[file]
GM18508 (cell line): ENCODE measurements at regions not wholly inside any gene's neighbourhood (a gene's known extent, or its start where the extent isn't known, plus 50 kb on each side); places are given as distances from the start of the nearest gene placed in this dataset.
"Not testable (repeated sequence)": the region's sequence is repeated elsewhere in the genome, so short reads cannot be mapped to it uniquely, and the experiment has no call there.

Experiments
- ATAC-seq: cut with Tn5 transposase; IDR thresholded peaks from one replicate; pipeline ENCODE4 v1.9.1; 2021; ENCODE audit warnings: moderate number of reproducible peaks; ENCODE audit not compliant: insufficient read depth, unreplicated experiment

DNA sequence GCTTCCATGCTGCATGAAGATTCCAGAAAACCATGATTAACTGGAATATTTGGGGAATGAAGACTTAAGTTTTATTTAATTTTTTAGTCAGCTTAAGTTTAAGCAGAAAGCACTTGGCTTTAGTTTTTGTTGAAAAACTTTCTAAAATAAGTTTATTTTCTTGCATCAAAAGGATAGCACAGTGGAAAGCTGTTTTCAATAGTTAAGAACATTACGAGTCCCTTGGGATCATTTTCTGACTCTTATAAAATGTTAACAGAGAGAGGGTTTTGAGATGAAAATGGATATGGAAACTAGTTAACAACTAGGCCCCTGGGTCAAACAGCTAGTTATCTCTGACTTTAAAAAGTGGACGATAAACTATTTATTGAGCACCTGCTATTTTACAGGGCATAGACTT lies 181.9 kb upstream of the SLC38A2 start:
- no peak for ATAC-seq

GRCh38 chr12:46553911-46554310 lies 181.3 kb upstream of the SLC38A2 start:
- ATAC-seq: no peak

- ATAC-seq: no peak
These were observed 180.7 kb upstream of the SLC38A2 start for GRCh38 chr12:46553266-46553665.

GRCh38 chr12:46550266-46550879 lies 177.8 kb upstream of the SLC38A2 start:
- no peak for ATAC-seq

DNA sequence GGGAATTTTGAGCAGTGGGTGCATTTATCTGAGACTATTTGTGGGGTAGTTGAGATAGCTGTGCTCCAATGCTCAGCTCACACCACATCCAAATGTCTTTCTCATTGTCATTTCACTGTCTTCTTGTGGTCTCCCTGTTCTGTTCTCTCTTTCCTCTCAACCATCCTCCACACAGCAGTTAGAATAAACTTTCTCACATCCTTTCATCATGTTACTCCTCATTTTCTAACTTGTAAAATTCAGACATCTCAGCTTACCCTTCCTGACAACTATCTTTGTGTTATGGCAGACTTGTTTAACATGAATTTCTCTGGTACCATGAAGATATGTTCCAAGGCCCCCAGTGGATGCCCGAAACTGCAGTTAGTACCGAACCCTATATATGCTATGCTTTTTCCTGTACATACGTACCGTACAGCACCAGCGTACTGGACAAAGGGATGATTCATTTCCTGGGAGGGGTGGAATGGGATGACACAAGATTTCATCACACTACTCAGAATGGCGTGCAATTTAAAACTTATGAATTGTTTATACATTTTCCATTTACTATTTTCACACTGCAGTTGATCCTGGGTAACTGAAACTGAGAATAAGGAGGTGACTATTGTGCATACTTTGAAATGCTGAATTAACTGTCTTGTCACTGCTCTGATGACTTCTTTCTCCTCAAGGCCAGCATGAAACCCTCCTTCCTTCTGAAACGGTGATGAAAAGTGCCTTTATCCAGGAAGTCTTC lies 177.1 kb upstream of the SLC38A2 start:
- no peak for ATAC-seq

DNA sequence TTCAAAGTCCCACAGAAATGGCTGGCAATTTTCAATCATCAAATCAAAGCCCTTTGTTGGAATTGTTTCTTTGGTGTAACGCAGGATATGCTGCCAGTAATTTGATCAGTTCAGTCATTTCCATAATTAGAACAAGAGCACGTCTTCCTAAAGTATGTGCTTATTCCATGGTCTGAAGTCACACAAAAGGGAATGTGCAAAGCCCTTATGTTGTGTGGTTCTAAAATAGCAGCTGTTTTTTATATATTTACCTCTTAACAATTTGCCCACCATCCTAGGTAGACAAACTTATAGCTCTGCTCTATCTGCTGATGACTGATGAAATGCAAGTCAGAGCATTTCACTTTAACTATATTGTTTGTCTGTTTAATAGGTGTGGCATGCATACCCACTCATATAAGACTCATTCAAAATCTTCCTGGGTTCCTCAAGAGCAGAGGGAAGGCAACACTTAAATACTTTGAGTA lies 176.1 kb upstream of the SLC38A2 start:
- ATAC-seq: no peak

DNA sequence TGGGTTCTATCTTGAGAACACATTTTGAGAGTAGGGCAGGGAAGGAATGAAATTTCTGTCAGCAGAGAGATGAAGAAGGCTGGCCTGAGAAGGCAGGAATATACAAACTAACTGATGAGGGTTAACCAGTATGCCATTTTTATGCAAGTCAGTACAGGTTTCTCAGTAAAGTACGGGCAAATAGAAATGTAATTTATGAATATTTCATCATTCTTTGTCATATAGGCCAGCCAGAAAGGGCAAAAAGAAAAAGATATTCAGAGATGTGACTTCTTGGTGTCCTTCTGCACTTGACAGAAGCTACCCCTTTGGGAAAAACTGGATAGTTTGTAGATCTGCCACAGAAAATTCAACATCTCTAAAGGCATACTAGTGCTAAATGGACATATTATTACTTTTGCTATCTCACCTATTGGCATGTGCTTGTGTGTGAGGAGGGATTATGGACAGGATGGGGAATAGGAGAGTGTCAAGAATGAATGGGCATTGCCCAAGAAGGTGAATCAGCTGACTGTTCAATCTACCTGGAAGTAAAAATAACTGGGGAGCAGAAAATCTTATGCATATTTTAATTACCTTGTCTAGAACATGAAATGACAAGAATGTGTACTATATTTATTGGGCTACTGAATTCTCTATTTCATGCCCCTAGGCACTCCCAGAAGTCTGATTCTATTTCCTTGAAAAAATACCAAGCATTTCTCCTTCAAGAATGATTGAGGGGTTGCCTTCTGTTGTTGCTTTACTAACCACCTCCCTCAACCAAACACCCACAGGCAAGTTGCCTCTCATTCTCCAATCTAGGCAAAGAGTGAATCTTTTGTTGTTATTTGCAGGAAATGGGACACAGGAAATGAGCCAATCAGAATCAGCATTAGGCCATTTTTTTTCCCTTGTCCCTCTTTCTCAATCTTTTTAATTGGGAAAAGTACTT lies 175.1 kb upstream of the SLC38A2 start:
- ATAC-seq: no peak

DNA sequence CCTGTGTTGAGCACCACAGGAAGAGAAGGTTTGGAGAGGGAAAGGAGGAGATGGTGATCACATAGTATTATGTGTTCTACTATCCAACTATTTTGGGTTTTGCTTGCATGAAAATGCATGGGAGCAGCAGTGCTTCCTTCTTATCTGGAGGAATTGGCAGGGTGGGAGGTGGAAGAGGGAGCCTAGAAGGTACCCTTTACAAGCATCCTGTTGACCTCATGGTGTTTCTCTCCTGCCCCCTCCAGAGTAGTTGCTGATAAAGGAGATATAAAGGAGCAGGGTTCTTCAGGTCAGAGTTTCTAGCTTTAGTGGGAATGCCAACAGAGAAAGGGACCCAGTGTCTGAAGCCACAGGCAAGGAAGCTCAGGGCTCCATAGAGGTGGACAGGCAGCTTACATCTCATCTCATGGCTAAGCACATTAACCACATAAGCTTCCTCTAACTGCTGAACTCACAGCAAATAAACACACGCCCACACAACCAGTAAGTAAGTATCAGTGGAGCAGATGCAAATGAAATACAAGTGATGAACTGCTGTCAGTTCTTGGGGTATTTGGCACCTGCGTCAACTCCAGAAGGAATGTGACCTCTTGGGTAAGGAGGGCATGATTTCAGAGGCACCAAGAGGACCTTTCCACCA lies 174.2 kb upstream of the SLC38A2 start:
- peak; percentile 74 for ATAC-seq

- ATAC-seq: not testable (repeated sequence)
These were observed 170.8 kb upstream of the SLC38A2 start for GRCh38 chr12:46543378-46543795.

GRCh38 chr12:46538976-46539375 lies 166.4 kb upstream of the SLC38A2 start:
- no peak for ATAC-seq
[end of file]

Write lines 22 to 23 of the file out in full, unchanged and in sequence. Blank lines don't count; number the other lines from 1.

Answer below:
These were observed 170.8 kb upstream of the SLC38A2 start for GRCh38 chr12:46543378-46543795.

GRCh38 chr12:46538976-46539375 lies 166.4 kb upstream of the SLC38A2 start: